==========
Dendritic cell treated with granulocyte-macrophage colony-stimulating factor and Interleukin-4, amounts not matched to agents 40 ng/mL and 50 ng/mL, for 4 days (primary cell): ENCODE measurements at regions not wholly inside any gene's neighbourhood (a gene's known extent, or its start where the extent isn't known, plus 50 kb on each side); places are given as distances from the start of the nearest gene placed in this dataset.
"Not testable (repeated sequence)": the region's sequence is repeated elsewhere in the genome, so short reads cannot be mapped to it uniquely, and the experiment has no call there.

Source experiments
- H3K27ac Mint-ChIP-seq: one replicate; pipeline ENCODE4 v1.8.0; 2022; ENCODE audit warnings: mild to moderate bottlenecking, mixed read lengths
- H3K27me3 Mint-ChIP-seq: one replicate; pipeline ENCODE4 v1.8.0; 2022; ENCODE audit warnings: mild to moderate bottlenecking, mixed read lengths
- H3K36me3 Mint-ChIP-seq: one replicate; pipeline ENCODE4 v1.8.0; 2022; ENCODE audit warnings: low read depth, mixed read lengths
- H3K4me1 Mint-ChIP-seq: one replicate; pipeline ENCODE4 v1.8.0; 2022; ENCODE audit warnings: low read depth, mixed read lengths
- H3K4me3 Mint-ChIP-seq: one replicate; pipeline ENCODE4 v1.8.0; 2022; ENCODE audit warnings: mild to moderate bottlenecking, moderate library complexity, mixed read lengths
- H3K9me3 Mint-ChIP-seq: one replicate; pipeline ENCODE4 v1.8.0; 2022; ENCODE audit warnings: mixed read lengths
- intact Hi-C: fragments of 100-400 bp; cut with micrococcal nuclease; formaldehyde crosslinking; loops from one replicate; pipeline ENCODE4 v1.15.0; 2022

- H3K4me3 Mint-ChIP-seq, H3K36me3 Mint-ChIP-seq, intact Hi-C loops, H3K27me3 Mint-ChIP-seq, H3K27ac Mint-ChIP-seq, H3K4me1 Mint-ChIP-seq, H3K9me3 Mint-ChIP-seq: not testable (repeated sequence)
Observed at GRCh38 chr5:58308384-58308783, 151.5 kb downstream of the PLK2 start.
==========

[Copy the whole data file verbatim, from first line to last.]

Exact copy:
Dendritic cell treated with granulocyte-macrophage colony-stimulating factor and Interleukin-4, amounts not matched to agents 40 ng/mL and 50 ng/mL, for 4 days (primary cell): ENCODE measurements at regions not wholly inside any gene's neighbourhood (a gene's known extent, or its start where the extent isn't known, plus 50 kb on each side); places are given as distances from the start of the nearest gene placed in this dataset.
"Not testable (repeated sequence)": the region's sequence is repeated elsewhere in the genome, so short reads cannot be mapped to it uniquely, and the experiment has no call there.

Source experiments
- H3K27ac Mint-ChIP-seq: one replicate; pipeline ENCODE4 v1.8.0; 2022; ENCODE audit warnings: mild to moderate bottlenecking, mixed read lengths
- H3K27me3 Mint-ChIP-seq: one replicate; pipeline ENCODE4 v1.8.0; 2022; ENCODE audit warnings: mild to moderate bottlenecking, mixed read lengths
- H3K36me3 Mint-ChIP-seq: one replicate; pipeline ENCODE4 v1.8.0; 2022; ENCODE audit warnings: low read depth, mixed read lengths
- H3K4me1 Mint-ChIP-seq: one replicate; pipeline ENCODE4 v1.8.0; 2022; ENCODE audit warnings: low read depth, mixed read lengths
- H3K4me3 Mint-ChIP-seq: one replicate; pipeline ENCODE4 v1.8.0; 2022; ENCODE audit warnings: mild to moderate bottlenecking, moderate library complexity, mixed read lengths
- H3K9me3 Mint-ChIP-seq: one replicate; pipeline ENCODE4 v1.8.0; 2022; ENCODE audit warnings: mixed read lengths
- intact Hi-C: fragments of 100-400 bp; cut with micrococcal nuclease; formaldehyde crosslinking; loops from one replicate; pipeline ENCODE4 v1.15.0; 2022

- H3K4me3 Mint-ChIP-seq, H3K36me3 Mint-ChIP-seq, intact Hi-C loops, H3K27me3 Mint-ChIP-seq, H3K27ac Mint-ChIP-seq, H3K4me1 Mint-ChIP-seq, H3K9me3 Mint-ChIP-seq: not testable (repeated sequence)
Observed at GRCh38 chr5:58308384-58308783, 151.5 kb downstream of the PLK2 start.